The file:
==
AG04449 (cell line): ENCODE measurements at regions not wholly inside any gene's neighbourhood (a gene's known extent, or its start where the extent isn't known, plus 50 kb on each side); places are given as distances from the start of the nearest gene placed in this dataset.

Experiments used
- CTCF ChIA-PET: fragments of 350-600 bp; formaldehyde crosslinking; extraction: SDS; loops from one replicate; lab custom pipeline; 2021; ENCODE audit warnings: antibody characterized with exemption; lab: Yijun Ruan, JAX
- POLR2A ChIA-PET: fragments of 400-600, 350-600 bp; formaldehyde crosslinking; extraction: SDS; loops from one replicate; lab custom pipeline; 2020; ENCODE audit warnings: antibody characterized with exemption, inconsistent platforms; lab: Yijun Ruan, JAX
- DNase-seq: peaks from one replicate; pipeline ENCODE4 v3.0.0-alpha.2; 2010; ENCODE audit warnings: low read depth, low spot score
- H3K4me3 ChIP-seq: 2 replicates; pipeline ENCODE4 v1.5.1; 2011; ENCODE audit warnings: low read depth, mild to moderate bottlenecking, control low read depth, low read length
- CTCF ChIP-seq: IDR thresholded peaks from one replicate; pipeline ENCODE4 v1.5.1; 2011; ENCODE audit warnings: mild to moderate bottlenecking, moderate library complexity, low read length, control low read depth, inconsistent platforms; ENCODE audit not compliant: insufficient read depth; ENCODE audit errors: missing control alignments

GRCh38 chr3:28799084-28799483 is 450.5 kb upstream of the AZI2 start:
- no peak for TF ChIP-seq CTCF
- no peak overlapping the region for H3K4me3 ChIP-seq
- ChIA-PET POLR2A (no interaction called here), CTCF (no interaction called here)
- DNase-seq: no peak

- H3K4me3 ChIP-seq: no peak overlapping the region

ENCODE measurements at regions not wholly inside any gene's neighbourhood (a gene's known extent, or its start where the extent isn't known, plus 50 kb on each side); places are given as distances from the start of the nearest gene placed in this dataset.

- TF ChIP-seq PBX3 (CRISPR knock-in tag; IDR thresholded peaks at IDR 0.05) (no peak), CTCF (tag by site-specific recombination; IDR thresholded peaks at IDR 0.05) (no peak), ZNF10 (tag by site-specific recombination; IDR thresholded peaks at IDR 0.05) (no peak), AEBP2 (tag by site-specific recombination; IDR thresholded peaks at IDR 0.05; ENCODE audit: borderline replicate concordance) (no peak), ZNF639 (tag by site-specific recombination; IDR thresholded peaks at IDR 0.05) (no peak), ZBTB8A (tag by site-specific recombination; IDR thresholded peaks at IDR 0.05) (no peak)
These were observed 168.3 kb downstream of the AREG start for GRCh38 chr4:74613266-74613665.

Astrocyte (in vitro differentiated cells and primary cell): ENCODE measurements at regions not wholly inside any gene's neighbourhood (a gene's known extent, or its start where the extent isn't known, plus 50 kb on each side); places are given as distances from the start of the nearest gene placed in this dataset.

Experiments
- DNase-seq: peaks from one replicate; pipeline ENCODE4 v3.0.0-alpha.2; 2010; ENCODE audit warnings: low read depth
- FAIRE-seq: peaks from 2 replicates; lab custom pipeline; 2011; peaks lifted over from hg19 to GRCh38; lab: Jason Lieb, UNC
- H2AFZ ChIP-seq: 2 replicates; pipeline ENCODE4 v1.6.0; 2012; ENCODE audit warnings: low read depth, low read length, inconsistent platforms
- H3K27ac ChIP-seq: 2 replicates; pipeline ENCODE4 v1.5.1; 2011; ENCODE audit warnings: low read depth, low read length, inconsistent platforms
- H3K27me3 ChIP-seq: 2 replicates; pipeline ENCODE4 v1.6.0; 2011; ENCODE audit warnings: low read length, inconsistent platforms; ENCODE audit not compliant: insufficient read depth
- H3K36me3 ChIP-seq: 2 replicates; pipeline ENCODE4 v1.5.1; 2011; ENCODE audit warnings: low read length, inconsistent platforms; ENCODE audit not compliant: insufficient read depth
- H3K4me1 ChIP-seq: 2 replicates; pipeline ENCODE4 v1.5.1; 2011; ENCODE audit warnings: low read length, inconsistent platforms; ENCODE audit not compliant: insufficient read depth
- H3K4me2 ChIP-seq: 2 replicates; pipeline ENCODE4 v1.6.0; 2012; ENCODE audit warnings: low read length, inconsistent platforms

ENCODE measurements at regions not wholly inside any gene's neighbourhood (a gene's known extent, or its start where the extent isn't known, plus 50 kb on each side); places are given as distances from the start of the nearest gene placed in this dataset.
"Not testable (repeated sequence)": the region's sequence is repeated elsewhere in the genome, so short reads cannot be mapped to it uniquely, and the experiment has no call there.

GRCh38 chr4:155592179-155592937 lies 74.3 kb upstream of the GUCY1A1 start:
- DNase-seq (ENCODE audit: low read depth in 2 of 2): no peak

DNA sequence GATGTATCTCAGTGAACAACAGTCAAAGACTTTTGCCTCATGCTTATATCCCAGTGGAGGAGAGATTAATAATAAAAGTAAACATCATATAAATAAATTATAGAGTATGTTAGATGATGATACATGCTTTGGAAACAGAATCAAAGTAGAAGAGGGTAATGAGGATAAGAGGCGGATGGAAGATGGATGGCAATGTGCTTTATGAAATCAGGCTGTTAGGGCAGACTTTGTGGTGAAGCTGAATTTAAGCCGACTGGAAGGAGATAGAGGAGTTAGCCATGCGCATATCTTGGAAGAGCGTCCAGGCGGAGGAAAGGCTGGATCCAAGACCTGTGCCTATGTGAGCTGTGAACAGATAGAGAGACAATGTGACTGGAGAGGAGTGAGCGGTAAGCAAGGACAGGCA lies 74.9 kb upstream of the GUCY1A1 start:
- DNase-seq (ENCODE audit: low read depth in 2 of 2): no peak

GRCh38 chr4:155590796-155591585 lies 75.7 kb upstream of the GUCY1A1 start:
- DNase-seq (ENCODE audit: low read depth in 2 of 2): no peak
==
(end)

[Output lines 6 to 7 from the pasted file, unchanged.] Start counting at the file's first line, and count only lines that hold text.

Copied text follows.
- H3K4me3 ChIP-seq: 2 replicates; pipeline ENCODE4 v1.5.1; 2011; ENCODE audit warnings: low read depth, mild to moderate bottlenecking, control low read depth, low read length
- CTCF ChIP-seq: IDR thresholded peaks from one replicate; pipeline ENCODE4 v1.5.1; 2011; ENCODE audit warnings: mild to moderate bottlenecking, moderate library complexity, low read length, control low read depth, inconsistent platforms; ENCODE audit not compliant: insufficient read depth; ENCODE audit errors: missing control alignments